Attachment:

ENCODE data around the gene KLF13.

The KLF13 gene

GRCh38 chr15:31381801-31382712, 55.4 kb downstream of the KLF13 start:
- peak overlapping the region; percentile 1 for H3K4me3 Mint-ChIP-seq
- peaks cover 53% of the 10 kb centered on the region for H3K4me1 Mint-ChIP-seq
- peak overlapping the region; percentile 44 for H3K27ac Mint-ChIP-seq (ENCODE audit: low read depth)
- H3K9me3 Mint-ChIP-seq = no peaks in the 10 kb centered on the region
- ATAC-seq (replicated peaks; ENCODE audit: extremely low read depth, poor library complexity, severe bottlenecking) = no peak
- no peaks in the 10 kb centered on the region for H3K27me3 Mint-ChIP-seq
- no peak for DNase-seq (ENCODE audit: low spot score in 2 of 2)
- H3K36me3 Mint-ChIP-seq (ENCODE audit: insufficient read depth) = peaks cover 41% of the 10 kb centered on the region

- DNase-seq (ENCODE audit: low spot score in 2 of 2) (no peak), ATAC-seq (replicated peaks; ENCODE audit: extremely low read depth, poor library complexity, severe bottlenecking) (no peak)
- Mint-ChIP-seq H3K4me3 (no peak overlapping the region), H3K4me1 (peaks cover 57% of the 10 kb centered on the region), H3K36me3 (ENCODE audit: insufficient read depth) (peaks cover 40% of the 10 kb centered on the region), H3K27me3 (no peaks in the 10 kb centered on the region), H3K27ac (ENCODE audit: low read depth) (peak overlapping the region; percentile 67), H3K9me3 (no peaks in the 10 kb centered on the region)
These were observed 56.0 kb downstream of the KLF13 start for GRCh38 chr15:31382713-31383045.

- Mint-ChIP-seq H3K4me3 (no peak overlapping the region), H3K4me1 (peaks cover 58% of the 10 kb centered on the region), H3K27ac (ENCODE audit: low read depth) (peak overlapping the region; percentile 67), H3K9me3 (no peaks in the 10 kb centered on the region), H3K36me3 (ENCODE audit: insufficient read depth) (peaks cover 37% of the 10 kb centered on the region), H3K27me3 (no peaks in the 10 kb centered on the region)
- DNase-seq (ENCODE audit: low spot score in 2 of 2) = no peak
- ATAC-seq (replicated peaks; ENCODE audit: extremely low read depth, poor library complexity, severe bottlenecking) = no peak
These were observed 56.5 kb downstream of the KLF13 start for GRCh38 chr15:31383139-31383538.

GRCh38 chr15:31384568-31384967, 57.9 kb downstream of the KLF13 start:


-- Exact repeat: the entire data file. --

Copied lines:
ENCODE data around the gene KLF13.

The KLF13 gene

GRCh38 chr15:31381801-31382712, 55.4 kb downstream of the KLF13 start:
- peak overlapping the region; percentile 1 for H3K4me3 Mint-ChIP-seq
- peaks cover 53% of the 10 kb centered on the region for H3K4me1 Mint-ChIP-seq
- peak overlapping the region; percentile 44 for H3K27ac Mint-ChIP-seq (ENCODE audit: low read depth)
- H3K9me3 Mint-ChIP-seq = no peaks in the 10 kb centered on the region
- ATAC-seq (replicated peaks; ENCODE audit: extremely low read depth, poor library complexity, severe bottlenecking) = no peak
- no peaks in the 10 kb centered on the region for H3K27me3 Mint-ChIP-seq
- no peak for DNase-seq (ENCODE audit: low spot score in 2 of 2)
- H3K36me3 Mint-ChIP-seq (ENCODE audit: insufficient read depth) = peaks cover 41% of the 10 kb centered on the region

- DNase-seq (ENCODE audit: low spot score in 2 of 2) (no peak), ATAC-seq (replicated peaks; ENCODE audit: extremely low read depth, poor library complexity, severe bottlenecking) (no peak)
- Mint-ChIP-seq H3K4me3 (no peak overlapping the region), H3K4me1 (peaks cover 57% of the 10 kb centered on the region), H3K36me3 (ENCODE audit: insufficient read depth) (peaks cover 40% of the 10 kb centered on the region), H3K27me3 (no peaks in the 10 kb centered on the region), H3K27ac (ENCODE audit: low read depth) (peak overlapping the region; percentile 67), H3K9me3 (no peaks in the 10 kb centered on the region)
These were observed 56.0 kb downstream of the KLF13 start for GRCh38 chr15:31382713-31383045.

- Mint-ChIP-seq H3K4me3 (no peak overlapping the region), H3K4me1 (peaks cover 58% of the 10 kb centered on the region), H3K27ac (ENCODE audit: low read depth) (peak overlapping the region; percentile 67), H3K9me3 (no peaks in the 10 kb centered on the region), H3K36me3 (ENCODE audit: insufficient read depth) (peaks cover 37% of the 10 kb centered on the region), H3K27me3 (no peaks in the 10 kb centered on the region)
- DNase-seq (ENCODE audit: low spot score in 2 of 2) = no peak
- ATAC-seq (replicated peaks; ENCODE audit: extremely low read depth, poor library complexity, severe bottlenecking) = no peak
These were observed 56.5 kb downstream of the KLF13 start for GRCh38 chr15:31383139-31383538.

GRCh38 chr15:31384568-31384967, 57.9 kb downstream of the KLF13 start: